Greg Thomson, Negosentro | As Tesla Model 3 buyers begin to take delivery of their much-ballyhooed electric cars, some questions have arisen. Is the Model 3 really the mainstream electric vehicle of the future? Will it be, as the company has promised both thrilling-to-drive and affordable? At present, the answer seems to be a definite maybe. Tesla CEO Elon Musk expects total sales of 400,000 Model 3s in 2018. However, there are several factors at play that could prevent the company from hitting its ambitious target.
The base price of a Model 3 is roughly $35,000 – pretty close to the average price of a new car in the U.S. today. But the price rises dramatically when you equip it the way you want it. Tesla has brought back a saying that Ford used on its original Model T: “You can have it in any color you like – as long as it’s black.” Should you want a paint color other than black, that’s an extra grand. A version with a longer battery range adds on an extra $9,000, and a self-driving Tesla will run you an extra $5,000 to $8,000. Fully decked-out, the Model 3 will be almost $60,000 out the door. That’s not a bad price for all you’ll get, but it is a little outside the mainstream. The higher values and repair costs of these cars will also lead to higher insurance rates. If you go this route, you’ll want to be on the lookout for cheapcarinsurance.
A looming question: Can Tesla make enough Model 3’s fast enough to meet its sales goals? Tesla forecasts call for a ramp-up of Model 3 production “to 5,000 vehicles per week at some point in 2017 and to 10,000 vehicles per week at some point in 2018.” At 10,000 per week they’ll hit the 520,000-production mark in 2018, more than enough to be profitable. The Model 3 was designed to be much simpler to make than Tesla’s previous vehicles, but strains are already starting to show. Musk said recently Tesla should be making 20,000 Model 3s per month by December; that’s only half the number of his previous estimates. Tesla attributes the Model 3’s slow start to a shortage of battery packs. As a result, people making reservations for a Model 3 now shouldn’t expect to get their car until sometime in mid-2018. The Model 3 is just getting started on what’s sure to be a long and difficult road to true mass-market profitability.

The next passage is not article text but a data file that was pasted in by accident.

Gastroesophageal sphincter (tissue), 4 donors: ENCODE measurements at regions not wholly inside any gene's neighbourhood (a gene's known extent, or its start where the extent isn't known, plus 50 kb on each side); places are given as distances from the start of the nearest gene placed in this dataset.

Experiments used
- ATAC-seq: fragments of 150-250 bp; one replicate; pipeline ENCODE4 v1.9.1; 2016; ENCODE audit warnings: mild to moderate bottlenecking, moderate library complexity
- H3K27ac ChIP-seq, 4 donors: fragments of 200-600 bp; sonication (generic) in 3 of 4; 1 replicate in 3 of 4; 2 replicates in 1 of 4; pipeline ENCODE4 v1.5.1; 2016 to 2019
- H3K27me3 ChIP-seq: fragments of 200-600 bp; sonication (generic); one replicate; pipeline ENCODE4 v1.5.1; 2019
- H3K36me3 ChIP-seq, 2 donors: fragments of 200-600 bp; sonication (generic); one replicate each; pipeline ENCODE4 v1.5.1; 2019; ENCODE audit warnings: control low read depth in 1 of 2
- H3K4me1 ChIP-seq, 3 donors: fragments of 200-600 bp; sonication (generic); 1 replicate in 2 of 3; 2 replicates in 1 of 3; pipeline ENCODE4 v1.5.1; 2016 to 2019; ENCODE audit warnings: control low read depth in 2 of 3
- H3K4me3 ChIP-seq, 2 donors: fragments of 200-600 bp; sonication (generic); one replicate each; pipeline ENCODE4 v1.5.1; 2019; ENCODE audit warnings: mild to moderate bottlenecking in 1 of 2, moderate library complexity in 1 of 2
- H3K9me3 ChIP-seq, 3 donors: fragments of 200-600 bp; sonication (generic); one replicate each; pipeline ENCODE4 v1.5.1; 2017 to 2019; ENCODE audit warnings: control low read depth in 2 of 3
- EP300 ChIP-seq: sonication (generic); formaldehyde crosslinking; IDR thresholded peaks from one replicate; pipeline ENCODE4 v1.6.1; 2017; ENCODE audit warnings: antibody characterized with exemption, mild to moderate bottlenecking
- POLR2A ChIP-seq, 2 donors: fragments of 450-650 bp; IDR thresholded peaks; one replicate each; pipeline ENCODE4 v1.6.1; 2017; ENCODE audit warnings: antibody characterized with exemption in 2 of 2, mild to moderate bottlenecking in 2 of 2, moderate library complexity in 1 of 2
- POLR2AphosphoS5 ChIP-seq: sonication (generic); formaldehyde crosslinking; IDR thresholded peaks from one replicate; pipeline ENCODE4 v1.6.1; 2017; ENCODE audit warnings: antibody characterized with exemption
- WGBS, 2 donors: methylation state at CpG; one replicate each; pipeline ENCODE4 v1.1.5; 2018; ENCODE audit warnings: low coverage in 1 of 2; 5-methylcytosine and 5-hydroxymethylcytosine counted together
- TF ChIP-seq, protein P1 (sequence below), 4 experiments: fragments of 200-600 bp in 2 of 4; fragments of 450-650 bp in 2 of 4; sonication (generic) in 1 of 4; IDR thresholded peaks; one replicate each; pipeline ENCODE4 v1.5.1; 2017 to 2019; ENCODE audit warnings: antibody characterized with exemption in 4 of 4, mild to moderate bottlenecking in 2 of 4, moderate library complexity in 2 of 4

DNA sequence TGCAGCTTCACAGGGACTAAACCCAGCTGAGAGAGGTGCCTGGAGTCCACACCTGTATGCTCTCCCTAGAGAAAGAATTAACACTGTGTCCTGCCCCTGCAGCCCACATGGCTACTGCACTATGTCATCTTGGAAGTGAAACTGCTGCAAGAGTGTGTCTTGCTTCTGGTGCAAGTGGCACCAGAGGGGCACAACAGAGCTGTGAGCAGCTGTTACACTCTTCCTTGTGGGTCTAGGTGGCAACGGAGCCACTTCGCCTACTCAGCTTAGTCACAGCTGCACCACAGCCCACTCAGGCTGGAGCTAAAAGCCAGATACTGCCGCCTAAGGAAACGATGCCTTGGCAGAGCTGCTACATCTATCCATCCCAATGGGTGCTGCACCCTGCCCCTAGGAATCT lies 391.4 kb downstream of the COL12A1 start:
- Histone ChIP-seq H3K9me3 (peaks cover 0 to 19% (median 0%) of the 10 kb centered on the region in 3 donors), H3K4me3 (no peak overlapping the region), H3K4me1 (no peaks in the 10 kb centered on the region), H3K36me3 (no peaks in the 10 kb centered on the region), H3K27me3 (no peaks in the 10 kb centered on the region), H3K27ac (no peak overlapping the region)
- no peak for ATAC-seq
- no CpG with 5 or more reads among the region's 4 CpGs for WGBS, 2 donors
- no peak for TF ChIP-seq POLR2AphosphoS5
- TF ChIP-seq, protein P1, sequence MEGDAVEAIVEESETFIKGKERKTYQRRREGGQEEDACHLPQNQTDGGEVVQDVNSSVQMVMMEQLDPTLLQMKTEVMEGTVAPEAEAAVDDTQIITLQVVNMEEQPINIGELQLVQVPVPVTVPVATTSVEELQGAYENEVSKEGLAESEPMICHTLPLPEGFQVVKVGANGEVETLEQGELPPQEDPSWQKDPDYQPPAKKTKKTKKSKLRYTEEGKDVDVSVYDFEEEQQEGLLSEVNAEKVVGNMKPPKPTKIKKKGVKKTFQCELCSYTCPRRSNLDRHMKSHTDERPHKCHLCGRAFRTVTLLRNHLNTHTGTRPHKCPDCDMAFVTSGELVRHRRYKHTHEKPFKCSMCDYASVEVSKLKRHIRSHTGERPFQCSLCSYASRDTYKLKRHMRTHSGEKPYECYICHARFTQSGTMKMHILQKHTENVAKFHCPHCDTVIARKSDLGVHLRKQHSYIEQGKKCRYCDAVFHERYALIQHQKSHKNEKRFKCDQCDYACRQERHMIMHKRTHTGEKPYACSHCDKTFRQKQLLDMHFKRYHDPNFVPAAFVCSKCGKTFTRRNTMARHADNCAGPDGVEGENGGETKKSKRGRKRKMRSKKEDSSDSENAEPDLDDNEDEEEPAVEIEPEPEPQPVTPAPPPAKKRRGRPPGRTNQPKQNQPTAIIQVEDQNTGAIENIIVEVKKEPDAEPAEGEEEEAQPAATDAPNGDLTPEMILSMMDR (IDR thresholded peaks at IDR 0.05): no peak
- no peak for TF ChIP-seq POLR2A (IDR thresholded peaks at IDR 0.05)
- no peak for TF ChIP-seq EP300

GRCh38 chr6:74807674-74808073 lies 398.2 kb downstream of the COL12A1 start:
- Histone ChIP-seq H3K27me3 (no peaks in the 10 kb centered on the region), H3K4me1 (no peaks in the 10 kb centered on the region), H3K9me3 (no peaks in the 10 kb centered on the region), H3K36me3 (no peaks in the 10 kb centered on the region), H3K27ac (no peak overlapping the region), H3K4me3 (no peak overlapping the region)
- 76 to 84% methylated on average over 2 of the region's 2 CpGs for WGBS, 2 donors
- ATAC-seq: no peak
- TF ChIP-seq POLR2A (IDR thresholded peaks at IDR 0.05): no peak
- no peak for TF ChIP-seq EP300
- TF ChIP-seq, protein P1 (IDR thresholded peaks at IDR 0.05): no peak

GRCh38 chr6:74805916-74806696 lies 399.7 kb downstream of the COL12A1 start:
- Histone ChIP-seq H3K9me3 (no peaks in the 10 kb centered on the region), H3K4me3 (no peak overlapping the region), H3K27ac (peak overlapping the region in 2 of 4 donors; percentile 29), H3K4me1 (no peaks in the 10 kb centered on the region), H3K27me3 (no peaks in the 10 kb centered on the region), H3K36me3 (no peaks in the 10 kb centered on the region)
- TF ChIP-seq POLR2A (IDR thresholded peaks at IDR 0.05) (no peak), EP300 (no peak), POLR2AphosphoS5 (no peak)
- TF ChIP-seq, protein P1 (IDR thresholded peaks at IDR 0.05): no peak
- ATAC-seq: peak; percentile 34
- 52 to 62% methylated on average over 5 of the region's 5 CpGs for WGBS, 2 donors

Sales and Service
Unlike the big car companies, Tesla doesn’t have an established network of independent dealerships to sell and service its cars. Tesla will need to quickly develop retail and service capacity commensurate with the number of Model 3s it expects to sell. Everything from replacement parts inventory to repair equipment to the number of haulers needed to ship the product to the financial risks of a recall is bigger with a mass market vehicle.
Despite growing perceptions of Musk as the electric car wunderkind, the process of car-making has proven challenging for Tesla. Both its Model S and the Model X vehicles experienced production delays. Tesla’s luxury car owners might not have minded the wait because they liked the thrill of being early adopters. But mainstream buyers, for whom the Model 3 is likely to be the primary vehicle in the household, will be less forgiving.
Experts are saying, “This is the car that will either save Tesla or kill it.” That remains to be seen. But even if all of Tesla’s plans fall neatly into place, it’ll still be but one of a host of manufacturers selling electric cars with similar technology and similar pricing. As such, it may not be the mainstream electric car of the future but one of several mainstream electric cars of the future. Either way, Tesla will always be remembered for having been on the forefront of electric vehicle technology.